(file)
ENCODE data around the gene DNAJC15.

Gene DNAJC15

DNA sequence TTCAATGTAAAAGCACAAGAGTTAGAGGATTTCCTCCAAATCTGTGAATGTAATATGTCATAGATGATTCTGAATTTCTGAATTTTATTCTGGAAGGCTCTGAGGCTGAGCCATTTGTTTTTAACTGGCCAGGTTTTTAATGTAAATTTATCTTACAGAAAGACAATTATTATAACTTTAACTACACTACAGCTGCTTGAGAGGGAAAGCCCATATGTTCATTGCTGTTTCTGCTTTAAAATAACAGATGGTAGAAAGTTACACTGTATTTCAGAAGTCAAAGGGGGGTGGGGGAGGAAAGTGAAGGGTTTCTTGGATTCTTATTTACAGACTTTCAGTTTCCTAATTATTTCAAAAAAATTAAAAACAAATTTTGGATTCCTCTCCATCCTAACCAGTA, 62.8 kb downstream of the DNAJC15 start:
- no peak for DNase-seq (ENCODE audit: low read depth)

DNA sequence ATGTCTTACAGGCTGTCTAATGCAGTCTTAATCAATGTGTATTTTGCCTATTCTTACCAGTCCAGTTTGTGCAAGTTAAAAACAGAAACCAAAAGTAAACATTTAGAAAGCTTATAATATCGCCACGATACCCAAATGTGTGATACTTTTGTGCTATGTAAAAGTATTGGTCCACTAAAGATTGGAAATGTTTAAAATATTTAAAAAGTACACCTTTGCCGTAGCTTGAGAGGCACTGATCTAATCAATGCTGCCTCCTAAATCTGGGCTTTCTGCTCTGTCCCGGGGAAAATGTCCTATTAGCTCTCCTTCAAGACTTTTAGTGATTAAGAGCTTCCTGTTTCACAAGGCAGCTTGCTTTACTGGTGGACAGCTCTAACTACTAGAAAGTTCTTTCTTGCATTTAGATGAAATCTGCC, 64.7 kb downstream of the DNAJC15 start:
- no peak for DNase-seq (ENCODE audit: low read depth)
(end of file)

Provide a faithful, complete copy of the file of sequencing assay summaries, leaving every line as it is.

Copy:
ENCODE data around the gene DNAJC15.

Gene DNAJC15

DNA sequence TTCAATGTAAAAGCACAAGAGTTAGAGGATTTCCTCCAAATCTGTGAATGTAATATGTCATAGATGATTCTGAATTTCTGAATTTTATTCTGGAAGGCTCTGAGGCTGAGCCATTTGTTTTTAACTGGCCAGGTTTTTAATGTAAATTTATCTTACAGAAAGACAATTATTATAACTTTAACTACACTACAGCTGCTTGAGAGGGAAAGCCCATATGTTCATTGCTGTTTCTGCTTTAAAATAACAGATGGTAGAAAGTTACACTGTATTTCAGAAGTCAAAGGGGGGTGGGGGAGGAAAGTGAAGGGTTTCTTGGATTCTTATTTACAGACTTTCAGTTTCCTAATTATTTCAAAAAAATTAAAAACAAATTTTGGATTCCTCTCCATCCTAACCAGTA, 62.8 kb downstream of the DNAJC15 start:
- no peak for DNase-seq (ENCODE audit: low read depth)

DNA sequence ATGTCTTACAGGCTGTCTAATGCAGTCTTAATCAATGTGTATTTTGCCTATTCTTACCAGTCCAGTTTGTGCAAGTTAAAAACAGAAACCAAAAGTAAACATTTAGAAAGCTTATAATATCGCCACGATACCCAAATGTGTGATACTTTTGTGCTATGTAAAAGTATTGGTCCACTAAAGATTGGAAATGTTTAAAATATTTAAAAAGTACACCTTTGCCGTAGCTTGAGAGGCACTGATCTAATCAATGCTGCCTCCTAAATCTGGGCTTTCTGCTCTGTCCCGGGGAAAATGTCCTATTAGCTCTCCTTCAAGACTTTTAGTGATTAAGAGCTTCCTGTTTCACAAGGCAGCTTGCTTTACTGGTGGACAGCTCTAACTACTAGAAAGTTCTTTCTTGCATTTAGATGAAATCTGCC, 64.7 kb downstream of the DNAJC15 start:
- no peak for DNase-seq (ENCODE audit: low read depth)